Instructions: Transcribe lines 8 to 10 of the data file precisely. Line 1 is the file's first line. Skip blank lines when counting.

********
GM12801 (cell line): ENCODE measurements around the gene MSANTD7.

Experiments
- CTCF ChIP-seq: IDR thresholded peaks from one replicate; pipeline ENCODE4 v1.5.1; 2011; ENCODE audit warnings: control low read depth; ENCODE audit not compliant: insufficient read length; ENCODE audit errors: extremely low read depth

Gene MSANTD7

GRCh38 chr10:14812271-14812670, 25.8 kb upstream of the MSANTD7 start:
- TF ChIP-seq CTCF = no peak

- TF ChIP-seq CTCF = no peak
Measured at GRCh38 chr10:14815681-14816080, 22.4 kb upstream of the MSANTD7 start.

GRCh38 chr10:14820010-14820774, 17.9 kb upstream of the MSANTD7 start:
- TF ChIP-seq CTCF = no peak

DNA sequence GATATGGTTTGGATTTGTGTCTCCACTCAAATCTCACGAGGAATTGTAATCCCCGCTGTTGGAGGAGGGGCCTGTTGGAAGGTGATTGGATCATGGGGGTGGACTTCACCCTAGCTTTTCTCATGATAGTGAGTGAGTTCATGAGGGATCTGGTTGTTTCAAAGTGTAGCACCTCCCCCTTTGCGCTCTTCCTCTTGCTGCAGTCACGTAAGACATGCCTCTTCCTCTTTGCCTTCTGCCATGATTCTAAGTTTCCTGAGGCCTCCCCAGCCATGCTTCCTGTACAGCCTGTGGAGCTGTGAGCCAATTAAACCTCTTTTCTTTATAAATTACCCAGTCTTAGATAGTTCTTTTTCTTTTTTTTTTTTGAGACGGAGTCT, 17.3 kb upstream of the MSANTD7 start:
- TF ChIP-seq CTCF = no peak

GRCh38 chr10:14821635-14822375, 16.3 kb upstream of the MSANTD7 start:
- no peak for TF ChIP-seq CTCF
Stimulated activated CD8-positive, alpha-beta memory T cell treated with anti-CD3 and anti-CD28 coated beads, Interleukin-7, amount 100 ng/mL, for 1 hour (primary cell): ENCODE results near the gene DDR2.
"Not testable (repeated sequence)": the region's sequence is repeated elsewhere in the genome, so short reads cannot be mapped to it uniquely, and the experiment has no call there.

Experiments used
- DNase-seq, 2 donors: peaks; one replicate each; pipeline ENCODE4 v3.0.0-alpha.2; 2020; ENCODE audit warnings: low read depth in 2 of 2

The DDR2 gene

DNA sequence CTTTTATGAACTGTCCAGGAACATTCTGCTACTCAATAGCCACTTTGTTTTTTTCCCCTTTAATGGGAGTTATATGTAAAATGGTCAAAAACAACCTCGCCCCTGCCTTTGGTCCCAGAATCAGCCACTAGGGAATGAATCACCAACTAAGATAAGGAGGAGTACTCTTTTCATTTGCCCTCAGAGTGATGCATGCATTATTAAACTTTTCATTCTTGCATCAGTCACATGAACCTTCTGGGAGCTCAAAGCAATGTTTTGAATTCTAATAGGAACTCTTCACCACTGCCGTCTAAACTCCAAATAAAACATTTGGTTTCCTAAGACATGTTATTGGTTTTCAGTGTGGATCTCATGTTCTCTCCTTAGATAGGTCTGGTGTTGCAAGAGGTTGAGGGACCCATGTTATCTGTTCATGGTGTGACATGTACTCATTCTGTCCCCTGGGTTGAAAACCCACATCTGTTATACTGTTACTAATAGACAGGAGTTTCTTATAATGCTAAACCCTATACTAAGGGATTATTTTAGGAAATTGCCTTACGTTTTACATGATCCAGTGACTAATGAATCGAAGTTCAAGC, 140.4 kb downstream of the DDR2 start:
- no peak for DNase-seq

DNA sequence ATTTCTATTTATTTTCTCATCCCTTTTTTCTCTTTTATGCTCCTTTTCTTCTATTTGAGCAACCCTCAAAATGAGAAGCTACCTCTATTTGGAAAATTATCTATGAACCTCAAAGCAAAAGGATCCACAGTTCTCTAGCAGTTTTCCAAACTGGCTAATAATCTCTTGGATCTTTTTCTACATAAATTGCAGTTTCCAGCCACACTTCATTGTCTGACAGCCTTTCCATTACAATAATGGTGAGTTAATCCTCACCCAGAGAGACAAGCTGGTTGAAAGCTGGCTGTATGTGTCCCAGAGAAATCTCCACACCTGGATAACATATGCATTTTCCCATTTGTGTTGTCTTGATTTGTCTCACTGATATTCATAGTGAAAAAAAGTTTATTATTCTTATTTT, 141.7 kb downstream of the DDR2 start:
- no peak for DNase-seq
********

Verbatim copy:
Measured at GRCh38 chr10:14815681-14816080, 22.4 kb upstream of the MSANTD7 start.

GRCh38 chr10:14820010-14820774, 17.9 kb upstream of the MSANTD7 start:
- TF ChIP-seq CTCF = no peak